For most of 1916, while on his vaudeville tour, Houdini, at his own expense, had been recruiting local magic clubs to join the SAM in an effort to revitalize what he felt was a weak organization. Houdini persuaded groups in Buffalo, Detroit, Pittsburgh, and Kansas City join. As had happened in London, Houdini persuaded magicians to join. The Buffalo club joined as the first branch, (later assembly) of the Society. Chicago Assembly No. 3 was, as the name implies, the third regional club to be established by the S.A.M., whose assemblies now number in the hundreds. In 1917, he signed Assembly Number Three's charter, and that charter and this club continue to provide Chicago magicians with a connection to each other and to their past. Houdini dined with, addressed, and got pledges from similar clubs in Detroit, Rochester, Pittsburgh, Kansas City, Cincinnati and elsewhere. This was the biggest movement ever in the history of magic. In places where no clubs existed, he rounded up individual magicians, introduced them to each other, and urged them into the fold. By the end of 1916, magicians' clubs in San Francisco and other cities that Houdini had not visited were offering to become assemblies. He had created the richest and longest surviving organization of magicians in the world.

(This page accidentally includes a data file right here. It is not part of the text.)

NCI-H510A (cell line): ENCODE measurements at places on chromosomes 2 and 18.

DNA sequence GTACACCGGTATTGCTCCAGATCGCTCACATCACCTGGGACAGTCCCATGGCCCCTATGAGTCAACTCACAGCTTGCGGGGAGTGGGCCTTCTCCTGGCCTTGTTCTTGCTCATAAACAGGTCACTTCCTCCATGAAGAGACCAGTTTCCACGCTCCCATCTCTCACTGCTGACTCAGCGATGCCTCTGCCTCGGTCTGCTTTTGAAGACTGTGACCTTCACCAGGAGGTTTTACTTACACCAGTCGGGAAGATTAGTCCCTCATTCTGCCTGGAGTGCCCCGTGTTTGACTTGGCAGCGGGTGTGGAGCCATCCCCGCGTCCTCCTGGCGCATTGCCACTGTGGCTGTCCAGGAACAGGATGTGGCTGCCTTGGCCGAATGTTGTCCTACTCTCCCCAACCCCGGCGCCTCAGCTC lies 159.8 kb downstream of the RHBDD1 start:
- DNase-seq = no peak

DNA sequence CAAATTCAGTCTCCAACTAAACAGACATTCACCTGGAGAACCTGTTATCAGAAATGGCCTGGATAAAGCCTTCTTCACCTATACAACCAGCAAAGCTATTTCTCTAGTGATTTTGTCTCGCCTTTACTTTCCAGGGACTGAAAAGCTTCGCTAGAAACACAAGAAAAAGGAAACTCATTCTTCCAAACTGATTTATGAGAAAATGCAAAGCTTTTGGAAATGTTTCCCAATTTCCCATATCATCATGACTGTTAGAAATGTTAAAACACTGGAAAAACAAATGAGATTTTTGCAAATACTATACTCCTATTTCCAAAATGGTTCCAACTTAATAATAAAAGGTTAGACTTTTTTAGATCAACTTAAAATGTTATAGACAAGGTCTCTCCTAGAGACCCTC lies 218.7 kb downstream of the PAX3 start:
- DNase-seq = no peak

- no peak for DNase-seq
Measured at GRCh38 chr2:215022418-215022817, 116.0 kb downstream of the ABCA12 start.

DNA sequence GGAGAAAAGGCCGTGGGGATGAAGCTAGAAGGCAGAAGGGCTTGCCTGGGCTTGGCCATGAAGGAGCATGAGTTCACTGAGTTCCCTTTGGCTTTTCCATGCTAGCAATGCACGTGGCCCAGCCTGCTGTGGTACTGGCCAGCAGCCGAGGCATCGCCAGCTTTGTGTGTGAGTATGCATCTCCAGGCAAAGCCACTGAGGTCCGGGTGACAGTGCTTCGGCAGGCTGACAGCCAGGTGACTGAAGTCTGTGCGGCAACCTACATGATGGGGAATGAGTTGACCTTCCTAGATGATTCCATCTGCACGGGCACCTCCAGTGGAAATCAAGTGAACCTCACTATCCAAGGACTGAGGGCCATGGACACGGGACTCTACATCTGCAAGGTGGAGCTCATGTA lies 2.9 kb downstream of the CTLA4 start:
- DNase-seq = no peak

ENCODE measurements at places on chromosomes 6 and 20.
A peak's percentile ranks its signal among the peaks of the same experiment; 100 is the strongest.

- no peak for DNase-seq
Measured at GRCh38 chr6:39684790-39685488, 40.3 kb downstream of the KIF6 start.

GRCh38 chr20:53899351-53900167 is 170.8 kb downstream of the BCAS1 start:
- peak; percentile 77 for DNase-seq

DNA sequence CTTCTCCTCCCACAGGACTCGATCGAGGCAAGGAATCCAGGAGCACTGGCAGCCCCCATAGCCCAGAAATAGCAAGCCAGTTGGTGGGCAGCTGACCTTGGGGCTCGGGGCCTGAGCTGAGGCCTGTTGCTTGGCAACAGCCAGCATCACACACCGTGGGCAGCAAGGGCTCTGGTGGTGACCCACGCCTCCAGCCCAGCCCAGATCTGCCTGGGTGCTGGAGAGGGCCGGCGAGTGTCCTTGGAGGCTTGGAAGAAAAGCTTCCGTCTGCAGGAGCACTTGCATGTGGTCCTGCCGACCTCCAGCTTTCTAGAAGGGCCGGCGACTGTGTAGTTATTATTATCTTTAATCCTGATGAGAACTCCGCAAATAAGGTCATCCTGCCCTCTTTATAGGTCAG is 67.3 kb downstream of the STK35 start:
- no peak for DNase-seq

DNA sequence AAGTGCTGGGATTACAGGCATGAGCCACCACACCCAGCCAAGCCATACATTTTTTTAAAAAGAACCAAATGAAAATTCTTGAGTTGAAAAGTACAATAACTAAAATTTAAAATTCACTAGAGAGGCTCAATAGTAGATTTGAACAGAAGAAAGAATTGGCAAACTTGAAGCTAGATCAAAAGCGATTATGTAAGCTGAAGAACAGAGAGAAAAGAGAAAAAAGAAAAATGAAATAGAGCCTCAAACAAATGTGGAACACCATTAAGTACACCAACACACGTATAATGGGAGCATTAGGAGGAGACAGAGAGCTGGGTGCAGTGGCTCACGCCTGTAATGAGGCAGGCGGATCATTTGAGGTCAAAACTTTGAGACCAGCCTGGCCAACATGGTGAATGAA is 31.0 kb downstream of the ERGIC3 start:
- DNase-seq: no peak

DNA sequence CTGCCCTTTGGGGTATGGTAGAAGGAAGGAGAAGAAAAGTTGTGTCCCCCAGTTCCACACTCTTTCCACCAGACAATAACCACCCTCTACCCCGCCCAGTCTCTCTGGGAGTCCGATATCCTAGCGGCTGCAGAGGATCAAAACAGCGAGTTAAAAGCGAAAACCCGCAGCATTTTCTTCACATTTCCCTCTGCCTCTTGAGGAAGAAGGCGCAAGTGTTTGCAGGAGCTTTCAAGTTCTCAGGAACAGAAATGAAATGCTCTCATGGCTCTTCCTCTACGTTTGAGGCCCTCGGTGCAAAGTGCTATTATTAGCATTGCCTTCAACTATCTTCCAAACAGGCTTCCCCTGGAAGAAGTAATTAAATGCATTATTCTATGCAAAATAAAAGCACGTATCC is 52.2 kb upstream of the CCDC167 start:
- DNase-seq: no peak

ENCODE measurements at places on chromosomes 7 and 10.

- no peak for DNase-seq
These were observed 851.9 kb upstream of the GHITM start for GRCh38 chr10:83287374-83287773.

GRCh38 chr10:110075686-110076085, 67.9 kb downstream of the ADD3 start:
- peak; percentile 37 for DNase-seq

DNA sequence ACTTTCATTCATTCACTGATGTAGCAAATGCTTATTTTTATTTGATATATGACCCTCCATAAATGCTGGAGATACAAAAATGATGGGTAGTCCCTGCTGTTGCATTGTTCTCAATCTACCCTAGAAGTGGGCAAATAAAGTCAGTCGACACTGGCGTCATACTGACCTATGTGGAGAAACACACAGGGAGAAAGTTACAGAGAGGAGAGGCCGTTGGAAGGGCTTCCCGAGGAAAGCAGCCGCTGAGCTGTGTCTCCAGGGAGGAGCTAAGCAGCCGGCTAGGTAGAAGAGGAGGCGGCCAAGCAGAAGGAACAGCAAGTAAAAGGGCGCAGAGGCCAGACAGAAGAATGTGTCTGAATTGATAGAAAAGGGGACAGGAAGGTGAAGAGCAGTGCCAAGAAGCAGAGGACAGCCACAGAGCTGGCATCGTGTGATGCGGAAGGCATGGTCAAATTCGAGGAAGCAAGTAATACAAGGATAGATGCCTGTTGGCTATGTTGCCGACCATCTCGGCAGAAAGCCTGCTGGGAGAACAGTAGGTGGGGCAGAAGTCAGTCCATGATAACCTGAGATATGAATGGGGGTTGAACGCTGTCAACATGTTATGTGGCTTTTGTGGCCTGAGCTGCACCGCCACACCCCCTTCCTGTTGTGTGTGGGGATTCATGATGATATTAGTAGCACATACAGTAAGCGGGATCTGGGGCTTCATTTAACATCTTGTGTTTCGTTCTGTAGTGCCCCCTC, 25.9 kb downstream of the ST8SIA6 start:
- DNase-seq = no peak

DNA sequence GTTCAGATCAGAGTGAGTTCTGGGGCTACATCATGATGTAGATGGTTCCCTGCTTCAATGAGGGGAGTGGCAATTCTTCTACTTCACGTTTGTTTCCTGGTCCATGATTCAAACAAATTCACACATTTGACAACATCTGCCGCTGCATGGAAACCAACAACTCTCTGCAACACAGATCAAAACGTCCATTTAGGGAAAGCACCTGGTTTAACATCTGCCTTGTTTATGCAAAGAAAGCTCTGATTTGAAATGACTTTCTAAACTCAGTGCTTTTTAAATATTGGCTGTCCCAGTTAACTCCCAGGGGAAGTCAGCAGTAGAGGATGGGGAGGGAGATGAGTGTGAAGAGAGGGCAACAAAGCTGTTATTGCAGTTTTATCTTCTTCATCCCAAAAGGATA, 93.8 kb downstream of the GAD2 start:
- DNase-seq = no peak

The SAM now embraces over 5,000 members and almost 300 assemblies worldwide. In July, 1926, Houdini was elected for the ninth successive time President of the Society of American Magicians. Every other president has only served for one year. He also was President of the Magicians' Club of London.[3]

Society of American Magicians Hall of Fame and Magic Museum, Los Angeles, CA[4][5] closed temporarily due to fire, contamination, and resultant litigation. After its disastrous fire, the museum's artifacts went on exhibit at the Whittier Museum for six months beginning in September 2012.[6]

The organization pays tribute to Harry Houdini, with a broken wand ceremony on the anniversary of his death (by the Jewish calendar)[7] at his grave in Machpelah Cemetery in Ridgewood, Queens, New York City.[8]

Past Presidents[edit]